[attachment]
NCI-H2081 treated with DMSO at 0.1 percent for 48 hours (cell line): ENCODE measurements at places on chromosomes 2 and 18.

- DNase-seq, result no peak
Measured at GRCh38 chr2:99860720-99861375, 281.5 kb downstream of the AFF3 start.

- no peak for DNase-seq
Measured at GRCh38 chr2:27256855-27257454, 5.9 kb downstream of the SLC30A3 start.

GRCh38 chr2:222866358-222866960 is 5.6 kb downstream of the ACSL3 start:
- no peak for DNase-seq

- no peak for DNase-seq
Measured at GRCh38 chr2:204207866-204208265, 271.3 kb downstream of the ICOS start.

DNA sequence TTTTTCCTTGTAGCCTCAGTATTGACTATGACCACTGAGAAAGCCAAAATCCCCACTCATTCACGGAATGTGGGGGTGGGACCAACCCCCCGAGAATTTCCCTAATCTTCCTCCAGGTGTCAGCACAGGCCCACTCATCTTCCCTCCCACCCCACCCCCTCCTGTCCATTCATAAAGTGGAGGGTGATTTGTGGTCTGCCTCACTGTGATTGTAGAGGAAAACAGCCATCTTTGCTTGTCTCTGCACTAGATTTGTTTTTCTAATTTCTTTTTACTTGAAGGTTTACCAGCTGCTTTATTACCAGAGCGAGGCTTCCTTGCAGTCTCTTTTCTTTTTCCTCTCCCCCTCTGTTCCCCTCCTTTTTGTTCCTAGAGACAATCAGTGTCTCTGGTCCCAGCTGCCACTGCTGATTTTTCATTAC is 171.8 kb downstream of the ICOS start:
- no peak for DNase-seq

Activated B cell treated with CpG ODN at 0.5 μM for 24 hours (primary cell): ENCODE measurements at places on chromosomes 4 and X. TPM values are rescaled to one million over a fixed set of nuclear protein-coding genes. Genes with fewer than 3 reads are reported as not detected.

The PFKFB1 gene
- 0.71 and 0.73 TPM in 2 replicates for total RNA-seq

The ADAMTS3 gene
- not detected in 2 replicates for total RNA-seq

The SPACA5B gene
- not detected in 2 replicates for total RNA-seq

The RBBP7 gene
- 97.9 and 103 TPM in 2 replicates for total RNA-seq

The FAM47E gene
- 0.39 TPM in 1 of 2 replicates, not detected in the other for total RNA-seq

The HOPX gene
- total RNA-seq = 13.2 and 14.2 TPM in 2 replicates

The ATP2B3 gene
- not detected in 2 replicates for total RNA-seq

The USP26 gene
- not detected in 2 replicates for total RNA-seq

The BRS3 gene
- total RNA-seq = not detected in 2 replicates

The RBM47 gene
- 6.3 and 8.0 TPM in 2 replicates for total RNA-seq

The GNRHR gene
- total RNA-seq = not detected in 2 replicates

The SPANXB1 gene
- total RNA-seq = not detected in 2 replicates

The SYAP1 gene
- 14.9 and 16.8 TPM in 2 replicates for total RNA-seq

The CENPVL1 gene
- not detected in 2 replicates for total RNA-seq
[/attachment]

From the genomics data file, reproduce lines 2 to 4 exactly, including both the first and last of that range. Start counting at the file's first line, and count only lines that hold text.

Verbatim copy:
- DNase-seq, result no peak
Measured at GRCh38 chr2:99860720-99861375, 281.5 kb downstream of the AFF3 start.

- no peak for DNase-seq